Pensions, Work and Companies

London Life

I’d like to talk about a worrying trend that is appearing at present that touches all our lives and that is aging and pensions. As time passes we get older and at some point in our lives we will become too old and worn out with the cares of life to work for a living and will need some form of financial support. In some countries around the world governments make provision for this and pay out state pensions, many other countries do not and workers have to make their own provision and take out a pension with a company or, if they are lucky enough their employer will have a company pension into which both the employer and employee will pay and at the end of which the employee will be able to take out his or her “pot” (as it pot of money) and get a pension.

In the UK there has been a mix of pension provision. The state pays a basic pension which in recent years has risen in line with those on the European Continent, but this is still quite basic. There are also personal pensions into which you take out with an insurance company and pay into every month, your employer can also pay into it, which of course increases the amount of money that can be invested and also grow your pension pot. There are also company pensions into which both employer and employee pay into, as described above. It is the latter type of pension that I want to talk about.

In 1991 a certain Robert Maxwell died at sea in the Canary Islands, falling off a boat. In the months that followed it transpired that the company pension into which 30,000 employees of the Mirror Group had faithfully paid contributions honestly thinking they would be able to be comfortable in their old age had been plundered to the tune of £440 million. The money was repaid, although not in full, partly by the Mirror Group and partly by the government.

All’s well and good you say. What has that to do with the present day? Last month a beloved shop that has been a feature of high streets up and down the UK, BHS or British Home Stores, as gone into administration. It was sold on 12 March 2015 by Philip Green for the nominal sum of £1. BHS opened its first store in Brixton in 1928 selling goods for a shilling (£2 in todays money) and was able to raise its price to five shillings (the equivalent of £10 in today’s money). As BHS went into administration it was also revealed that it has debts of £1.3 billion including £571 million in pension liabilities. It was advised by Goldman Sachs and, as a responsibility to the 11,000 employees that face redundancy there are questions that need to be answered.

Former owner of BHS Philip Green has been summoned to a hearing by MPs of the Select Committee at the House of Commons and has arrogantly called for the resignation of the Chair of that committee, Frank Field. Goldman Sachs has also been called to appear before the Select Committee at the House of Commons, they have declined and asked that written evidence only is given to the Committee. In effect these people see no reason to be questioned in person by a group of MPs who will ask what happened, why, which people played a part in the demise of the company and what steps will be taken to restore the pension fund of those past and present employees who have paid into it.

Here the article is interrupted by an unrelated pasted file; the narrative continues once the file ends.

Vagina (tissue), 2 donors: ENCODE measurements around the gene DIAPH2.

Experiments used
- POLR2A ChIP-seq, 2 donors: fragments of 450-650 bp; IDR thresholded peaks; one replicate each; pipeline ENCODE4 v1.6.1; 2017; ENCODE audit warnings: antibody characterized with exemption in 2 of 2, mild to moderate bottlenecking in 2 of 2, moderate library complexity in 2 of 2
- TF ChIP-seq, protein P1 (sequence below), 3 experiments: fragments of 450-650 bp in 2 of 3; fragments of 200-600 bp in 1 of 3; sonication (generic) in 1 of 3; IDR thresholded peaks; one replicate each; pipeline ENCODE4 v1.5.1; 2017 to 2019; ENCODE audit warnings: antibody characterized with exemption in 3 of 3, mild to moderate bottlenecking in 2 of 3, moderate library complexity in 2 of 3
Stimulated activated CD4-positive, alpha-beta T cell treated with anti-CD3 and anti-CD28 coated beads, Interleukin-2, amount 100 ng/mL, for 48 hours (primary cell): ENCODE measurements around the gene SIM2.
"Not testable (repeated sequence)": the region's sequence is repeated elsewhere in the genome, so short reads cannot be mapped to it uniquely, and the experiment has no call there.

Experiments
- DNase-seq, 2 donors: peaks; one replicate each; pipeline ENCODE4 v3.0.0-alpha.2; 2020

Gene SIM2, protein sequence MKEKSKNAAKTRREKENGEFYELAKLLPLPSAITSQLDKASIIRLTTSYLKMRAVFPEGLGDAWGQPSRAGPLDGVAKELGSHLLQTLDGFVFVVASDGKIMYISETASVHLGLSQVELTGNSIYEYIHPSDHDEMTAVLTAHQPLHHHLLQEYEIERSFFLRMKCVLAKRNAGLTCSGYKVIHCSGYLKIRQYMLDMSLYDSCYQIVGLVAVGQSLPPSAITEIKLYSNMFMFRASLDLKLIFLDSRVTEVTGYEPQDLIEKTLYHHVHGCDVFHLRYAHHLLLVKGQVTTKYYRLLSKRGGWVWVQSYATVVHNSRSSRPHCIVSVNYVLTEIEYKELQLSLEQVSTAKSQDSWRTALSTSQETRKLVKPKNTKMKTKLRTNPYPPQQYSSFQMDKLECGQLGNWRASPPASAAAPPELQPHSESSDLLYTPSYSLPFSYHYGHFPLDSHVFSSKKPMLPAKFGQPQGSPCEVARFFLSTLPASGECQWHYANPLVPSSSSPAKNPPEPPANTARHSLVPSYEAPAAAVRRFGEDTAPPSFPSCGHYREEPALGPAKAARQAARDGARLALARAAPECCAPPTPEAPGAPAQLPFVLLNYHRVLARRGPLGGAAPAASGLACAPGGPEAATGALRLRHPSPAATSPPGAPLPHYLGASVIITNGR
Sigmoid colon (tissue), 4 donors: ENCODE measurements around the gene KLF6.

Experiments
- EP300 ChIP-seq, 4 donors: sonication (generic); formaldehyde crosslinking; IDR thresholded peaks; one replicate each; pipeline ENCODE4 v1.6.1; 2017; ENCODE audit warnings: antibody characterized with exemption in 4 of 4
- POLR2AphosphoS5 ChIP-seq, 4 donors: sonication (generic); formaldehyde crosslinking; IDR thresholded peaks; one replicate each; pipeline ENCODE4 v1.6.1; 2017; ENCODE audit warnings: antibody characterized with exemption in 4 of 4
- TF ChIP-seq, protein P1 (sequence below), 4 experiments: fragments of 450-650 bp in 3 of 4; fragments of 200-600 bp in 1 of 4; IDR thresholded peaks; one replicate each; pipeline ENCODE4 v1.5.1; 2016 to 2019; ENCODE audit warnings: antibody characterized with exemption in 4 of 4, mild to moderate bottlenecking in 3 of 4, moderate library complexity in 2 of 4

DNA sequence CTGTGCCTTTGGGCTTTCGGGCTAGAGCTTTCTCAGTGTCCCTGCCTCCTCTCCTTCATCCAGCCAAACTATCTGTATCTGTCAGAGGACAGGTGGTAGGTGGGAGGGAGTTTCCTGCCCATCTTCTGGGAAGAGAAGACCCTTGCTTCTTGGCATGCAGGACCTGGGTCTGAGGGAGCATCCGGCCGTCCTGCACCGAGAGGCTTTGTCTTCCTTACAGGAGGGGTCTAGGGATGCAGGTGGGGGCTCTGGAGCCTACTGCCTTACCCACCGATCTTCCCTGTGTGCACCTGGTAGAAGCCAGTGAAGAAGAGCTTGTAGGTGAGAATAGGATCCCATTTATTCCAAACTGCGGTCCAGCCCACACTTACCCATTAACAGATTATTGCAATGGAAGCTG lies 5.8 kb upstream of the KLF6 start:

This raises the question at what point do pensions form just another asset that a company can use to shore up its financial difficulties without knowledge or permission of those who have paid into it in good faith? If it is the case that pensions are there to be plundered by whoever wishes to do so then those making the contributions are correct in saying the whole idea of making provision for one’s old age is a mistake as there cannot be any guarantee that there will be any provision when someone reaches retirement age.

At this stage the majority of the burden for providing a pension in old age should properly fall onto the state and government. Pensions should be raised to a level whereby people should be able to live comfortably without worrying that they cannot afford to heat their homes or eat, that when large expenses present themselves, they are able to meet them and just enjoy their lives. After all, people have paid taxes that governments have had the benefit of all their working lives, it is time for the Government to return some of that benefit to the people who have paid that money. We should aim to have an equitable society in which everyone is provided for.

Certainly in the UK we are asked to pay huge amounts of tax, much of which is squandered by MPs who seem to think it is their own private fund to do as they wish with, when a good part of it should be returned to people to enable them to live a good life.

It is also incredibly arrogant of companies who have spent years lobbying governments across the world for favourable conditions, subsidies and perks in order for them to start up and continue their businesses who, when things go wrong, consider themselves not to be accountable for their actions, but to leave governments to pick up the pieces of their bad management. Particularly so for banking firms such as Goldman Sachs who were happy to take out their begging bowls in 2008 when their bets didn’t pay off, asked governments to help them out. Those same firms are accountable not just to governments, but to their customers in the same way other institutions and businesses are. Admittedly Goldman Sachs didn’t need to take out their begging bowls, but so many other banking firms did. The banking sector has done nothing to reform itself since that time and has continued as though nothing has changed. Such arrogance will return to bite them when the time emerges for a further financial correction which will come sooner than we think.

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